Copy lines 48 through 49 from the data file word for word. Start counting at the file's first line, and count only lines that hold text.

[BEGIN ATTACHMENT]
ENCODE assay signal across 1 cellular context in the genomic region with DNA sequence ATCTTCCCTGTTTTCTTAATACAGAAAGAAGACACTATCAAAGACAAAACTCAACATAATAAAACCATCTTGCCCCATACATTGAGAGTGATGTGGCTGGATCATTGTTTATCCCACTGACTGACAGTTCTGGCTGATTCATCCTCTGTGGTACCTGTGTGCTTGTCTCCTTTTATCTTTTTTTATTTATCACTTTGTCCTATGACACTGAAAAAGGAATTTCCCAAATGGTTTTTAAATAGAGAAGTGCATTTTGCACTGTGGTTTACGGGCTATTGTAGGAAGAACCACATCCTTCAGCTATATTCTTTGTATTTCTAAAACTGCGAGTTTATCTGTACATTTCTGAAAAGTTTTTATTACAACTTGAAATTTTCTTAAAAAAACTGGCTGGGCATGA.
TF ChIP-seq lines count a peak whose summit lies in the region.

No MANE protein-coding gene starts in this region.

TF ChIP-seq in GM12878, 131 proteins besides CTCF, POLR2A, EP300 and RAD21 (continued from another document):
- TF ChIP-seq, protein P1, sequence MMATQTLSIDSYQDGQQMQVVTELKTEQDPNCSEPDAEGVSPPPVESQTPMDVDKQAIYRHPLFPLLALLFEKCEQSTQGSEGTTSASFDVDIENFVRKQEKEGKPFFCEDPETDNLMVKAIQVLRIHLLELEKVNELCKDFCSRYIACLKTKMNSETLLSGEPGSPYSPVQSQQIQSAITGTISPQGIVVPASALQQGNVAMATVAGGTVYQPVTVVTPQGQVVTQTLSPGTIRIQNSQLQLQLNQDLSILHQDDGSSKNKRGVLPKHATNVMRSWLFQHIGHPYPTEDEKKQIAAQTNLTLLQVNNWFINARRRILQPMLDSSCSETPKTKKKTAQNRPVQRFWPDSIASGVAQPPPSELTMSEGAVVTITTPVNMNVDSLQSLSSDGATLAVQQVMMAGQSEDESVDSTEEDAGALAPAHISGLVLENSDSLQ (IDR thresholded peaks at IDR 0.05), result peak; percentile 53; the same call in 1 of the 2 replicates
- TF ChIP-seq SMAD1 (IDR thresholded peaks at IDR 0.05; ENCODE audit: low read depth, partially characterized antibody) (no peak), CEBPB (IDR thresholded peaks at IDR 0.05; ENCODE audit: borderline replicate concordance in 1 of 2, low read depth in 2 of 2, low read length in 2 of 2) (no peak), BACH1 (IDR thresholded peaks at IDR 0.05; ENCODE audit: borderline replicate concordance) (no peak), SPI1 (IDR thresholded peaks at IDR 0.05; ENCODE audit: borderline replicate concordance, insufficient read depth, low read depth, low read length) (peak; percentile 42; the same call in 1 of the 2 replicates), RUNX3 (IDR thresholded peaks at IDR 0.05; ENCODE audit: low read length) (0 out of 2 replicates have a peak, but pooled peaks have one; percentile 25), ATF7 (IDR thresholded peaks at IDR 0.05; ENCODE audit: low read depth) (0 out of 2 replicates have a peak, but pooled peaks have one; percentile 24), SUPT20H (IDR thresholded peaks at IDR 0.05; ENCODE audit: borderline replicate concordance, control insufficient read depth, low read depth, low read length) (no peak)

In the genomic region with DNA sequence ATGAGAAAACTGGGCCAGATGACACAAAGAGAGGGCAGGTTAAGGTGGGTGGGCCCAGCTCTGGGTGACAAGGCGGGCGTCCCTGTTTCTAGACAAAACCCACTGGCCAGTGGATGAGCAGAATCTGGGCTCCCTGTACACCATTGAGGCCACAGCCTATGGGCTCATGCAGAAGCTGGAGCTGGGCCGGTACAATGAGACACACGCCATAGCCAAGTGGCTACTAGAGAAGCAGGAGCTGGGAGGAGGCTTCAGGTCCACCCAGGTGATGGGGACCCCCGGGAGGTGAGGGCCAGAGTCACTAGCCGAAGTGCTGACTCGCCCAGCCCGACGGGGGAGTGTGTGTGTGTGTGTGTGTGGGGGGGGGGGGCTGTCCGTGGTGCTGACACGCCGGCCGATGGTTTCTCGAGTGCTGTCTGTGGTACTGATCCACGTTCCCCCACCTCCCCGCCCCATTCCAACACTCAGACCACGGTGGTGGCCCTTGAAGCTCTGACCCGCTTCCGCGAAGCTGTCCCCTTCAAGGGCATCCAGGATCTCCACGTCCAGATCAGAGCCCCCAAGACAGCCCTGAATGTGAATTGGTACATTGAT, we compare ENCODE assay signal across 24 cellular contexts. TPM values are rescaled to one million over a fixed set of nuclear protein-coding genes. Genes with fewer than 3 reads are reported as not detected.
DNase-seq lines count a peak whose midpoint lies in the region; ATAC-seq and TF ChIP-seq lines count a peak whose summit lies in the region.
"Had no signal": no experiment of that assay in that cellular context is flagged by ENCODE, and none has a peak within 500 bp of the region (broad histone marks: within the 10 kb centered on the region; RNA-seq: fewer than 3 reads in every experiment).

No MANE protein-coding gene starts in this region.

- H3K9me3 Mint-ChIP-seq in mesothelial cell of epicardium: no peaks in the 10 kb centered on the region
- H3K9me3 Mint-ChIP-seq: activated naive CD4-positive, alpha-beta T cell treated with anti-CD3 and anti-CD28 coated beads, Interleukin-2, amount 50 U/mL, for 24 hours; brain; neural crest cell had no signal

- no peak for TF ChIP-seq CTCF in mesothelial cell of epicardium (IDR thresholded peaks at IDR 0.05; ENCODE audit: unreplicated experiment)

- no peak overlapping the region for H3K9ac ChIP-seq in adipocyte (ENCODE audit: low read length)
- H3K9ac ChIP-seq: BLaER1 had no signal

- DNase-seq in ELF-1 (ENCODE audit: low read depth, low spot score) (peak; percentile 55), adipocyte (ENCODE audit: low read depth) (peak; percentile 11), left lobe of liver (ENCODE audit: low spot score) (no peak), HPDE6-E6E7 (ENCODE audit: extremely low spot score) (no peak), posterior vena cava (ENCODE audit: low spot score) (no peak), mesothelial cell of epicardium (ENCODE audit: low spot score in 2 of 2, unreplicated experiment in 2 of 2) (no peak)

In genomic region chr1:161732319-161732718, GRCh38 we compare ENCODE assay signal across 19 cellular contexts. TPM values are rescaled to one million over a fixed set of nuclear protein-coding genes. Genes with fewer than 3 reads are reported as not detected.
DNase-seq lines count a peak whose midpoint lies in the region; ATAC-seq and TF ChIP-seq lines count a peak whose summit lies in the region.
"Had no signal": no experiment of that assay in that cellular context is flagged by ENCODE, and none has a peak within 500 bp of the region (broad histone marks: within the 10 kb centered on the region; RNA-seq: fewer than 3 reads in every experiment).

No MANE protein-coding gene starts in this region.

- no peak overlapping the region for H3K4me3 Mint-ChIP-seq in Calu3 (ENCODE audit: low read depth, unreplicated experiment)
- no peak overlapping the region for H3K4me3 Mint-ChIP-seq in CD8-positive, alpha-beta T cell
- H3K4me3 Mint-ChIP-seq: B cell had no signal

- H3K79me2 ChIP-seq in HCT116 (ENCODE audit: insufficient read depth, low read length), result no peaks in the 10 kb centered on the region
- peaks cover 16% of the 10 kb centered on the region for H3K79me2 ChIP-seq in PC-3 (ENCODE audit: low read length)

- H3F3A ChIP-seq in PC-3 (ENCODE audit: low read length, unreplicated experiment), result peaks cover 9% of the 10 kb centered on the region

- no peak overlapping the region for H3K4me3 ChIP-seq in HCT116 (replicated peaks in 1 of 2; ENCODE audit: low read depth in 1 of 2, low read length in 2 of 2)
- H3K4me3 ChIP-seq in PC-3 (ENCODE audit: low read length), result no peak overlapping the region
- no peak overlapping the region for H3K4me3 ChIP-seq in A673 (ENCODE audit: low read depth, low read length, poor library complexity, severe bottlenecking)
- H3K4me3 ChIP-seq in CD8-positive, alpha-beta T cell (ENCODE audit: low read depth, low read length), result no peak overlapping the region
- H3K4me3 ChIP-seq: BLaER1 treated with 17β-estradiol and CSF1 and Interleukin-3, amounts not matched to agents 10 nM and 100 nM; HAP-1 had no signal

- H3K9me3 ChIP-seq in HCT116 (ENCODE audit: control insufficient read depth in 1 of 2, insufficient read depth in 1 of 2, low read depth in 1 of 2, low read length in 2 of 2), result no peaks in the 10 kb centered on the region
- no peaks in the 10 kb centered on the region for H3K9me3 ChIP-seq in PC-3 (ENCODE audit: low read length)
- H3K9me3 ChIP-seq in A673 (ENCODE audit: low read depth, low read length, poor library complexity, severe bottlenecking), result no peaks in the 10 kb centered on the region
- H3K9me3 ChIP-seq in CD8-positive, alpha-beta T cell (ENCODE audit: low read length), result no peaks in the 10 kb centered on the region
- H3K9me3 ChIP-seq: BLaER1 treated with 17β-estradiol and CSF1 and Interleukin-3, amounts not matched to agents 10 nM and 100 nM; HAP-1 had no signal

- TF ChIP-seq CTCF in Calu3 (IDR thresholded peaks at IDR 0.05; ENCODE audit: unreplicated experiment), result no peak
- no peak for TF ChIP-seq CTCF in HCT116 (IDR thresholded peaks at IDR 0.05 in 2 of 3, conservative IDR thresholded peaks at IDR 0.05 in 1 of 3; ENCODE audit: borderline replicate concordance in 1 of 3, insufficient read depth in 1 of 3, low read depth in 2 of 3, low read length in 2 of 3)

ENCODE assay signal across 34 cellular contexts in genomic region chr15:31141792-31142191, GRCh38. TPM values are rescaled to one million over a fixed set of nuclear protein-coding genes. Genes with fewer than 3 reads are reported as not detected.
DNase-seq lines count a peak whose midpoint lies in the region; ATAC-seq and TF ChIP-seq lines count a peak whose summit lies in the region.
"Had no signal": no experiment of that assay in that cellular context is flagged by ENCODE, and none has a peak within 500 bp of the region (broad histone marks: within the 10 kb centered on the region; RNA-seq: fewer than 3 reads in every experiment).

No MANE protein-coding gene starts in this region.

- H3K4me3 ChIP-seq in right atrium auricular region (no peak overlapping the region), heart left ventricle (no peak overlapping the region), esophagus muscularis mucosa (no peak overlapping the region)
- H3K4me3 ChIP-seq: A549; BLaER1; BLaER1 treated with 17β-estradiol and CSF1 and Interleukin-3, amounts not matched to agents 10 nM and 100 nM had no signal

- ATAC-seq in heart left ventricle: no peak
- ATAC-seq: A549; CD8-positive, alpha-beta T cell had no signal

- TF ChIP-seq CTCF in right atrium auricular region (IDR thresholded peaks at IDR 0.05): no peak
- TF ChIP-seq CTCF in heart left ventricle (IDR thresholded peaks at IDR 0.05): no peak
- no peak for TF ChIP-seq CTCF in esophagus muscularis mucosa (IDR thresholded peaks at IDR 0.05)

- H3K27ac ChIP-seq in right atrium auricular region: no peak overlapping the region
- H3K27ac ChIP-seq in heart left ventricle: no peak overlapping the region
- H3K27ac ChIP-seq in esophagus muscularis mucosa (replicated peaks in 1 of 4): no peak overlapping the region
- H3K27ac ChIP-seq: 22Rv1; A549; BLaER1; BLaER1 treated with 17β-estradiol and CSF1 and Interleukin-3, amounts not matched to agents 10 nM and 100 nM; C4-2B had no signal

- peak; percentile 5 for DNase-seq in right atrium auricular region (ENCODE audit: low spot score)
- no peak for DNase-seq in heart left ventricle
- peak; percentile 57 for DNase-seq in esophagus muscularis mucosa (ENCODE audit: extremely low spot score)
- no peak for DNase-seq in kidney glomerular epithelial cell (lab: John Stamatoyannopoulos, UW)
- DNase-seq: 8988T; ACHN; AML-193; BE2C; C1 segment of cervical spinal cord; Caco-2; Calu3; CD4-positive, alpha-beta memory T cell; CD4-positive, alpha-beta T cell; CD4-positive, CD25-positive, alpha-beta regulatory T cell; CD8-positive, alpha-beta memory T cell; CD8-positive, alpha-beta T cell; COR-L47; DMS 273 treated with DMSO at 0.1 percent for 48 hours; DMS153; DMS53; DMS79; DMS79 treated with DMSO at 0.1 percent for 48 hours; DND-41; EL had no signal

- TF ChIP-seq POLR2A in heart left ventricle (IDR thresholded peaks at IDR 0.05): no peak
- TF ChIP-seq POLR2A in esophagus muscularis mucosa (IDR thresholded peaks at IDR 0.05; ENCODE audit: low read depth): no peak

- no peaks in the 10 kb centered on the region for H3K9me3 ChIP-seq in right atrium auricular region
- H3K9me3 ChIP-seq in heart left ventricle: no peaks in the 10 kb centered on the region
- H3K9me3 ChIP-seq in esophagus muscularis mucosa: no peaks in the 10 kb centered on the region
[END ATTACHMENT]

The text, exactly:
- TF ChIP-seq CTCF in heart left ventricle (IDR thresholded peaks at IDR 0.05): no peak
- no peak for TF ChIP-seq CTCF in esophagus muscularis mucosa (IDR thresholded peaks at IDR 0.05)